I have an algorithm that takes a DAG graph that has `n`

nodes and for every node, it does a binary search on its adjacency nodes. To the best of my knowledge, this would be a `O(n log n)`

algorithm however since the `n`

inside the log corresponds only to the adjacency of a node I was wondering if this would become rather `O(n log m)`

. By `m`

I mean the `m`

nodes adjacent to each node (which would intuitively and often be much less than `n`

).

Why not `O(n log m)`

? I would say `O(n log m)`

doesn't make sense because `m`

is not technically a size of the input, `n`

is. Besides, worst-case scenario the `m`

can be `n`

since a node could easily be connected to all others. Correct?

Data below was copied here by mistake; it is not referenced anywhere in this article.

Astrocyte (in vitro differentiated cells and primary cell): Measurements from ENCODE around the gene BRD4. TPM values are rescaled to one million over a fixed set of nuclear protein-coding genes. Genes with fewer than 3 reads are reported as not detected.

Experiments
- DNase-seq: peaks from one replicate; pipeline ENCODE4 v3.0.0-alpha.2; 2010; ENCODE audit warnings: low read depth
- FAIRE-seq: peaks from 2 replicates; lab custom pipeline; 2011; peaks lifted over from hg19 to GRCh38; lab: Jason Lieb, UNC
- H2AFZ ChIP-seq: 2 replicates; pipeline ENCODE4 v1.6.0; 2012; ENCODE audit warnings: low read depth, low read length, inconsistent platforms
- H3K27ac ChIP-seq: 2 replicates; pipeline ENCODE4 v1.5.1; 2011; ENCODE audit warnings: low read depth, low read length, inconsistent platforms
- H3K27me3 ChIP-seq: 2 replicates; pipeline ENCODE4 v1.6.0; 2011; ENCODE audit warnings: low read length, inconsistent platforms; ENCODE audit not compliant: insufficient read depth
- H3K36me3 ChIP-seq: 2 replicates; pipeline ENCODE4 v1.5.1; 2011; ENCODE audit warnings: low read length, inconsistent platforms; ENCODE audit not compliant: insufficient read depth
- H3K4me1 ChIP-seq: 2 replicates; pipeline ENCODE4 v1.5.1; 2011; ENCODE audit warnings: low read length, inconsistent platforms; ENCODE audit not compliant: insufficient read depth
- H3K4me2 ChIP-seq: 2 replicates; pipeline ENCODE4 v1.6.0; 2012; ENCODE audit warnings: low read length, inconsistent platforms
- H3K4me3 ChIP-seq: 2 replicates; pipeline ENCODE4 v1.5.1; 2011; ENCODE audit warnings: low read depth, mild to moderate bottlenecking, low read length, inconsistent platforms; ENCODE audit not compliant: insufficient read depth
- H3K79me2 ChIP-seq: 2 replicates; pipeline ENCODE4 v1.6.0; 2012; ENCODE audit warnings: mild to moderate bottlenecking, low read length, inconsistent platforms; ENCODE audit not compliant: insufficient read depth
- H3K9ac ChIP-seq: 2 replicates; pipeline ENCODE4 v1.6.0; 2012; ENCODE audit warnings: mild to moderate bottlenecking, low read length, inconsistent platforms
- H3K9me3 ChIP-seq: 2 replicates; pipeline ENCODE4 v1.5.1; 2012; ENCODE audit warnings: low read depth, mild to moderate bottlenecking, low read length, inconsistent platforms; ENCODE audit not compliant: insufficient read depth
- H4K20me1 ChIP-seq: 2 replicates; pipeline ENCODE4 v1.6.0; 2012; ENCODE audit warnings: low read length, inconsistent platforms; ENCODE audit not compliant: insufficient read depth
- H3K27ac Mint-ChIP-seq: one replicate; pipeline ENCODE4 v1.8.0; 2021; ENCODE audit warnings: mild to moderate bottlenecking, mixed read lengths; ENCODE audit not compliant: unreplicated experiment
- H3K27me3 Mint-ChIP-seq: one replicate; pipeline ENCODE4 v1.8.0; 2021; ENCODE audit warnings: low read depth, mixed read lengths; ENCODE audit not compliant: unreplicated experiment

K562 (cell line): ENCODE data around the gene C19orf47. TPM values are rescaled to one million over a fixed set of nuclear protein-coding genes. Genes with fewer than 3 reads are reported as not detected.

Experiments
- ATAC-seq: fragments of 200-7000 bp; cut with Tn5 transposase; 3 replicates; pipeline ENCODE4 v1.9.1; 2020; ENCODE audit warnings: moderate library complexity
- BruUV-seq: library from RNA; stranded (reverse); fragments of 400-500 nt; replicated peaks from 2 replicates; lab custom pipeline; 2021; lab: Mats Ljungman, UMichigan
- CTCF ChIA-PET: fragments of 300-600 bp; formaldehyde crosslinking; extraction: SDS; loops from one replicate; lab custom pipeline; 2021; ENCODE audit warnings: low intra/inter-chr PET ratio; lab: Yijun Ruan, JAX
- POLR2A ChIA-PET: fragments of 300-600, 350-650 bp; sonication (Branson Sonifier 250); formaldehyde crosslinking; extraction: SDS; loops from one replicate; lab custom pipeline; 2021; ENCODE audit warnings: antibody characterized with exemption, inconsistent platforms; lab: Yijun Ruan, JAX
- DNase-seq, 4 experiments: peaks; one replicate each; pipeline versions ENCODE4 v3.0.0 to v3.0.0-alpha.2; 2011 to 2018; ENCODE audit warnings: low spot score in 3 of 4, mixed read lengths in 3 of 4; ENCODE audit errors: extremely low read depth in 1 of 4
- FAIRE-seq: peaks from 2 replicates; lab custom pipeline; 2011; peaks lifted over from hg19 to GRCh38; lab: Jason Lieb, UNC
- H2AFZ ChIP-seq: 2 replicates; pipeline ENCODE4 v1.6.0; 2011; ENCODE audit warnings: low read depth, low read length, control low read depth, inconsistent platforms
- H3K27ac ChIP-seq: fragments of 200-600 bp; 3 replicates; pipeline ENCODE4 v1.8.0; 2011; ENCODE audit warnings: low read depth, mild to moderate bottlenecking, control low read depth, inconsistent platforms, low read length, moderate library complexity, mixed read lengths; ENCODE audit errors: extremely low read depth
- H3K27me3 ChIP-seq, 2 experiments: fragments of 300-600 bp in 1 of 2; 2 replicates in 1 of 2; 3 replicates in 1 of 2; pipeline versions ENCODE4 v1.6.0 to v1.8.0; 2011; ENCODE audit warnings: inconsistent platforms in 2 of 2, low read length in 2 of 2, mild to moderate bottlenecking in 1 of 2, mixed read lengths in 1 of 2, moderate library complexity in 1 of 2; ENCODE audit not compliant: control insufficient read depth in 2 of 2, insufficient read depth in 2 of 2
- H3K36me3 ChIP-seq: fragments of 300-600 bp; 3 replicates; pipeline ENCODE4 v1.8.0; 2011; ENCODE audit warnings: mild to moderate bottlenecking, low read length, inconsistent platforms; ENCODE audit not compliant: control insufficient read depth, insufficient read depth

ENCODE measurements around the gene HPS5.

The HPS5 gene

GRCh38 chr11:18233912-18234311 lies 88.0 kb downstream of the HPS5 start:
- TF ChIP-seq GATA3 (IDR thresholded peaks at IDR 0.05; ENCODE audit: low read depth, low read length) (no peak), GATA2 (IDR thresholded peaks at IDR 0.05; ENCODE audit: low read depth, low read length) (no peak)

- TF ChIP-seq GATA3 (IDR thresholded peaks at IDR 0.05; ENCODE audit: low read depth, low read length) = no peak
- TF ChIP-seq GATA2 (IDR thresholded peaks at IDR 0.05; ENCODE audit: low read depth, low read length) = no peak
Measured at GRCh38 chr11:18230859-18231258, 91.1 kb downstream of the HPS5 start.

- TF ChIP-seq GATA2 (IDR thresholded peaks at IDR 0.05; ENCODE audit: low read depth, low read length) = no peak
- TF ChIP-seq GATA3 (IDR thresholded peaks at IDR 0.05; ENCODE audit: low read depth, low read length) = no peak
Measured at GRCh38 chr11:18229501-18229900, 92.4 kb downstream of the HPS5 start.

`n == node degree - 1`

(it can happen) O(n log n) would be the upper bound. – iccthedral Sep 16 '12 at 12:26sizeof the input, but rather describe other properties of it (such as the maximal number of neighbours). However, then the analysis depends on actually knowing those properties. – Aasmund Eldhuset Sep 16 '12 at 12:32linearwith n, regardless the exact function. – amit Sep 16 '12 at 12:42`n - 1 == node degree`

was what I meant to write. – iccthedral Sep 16 '12 at 12:42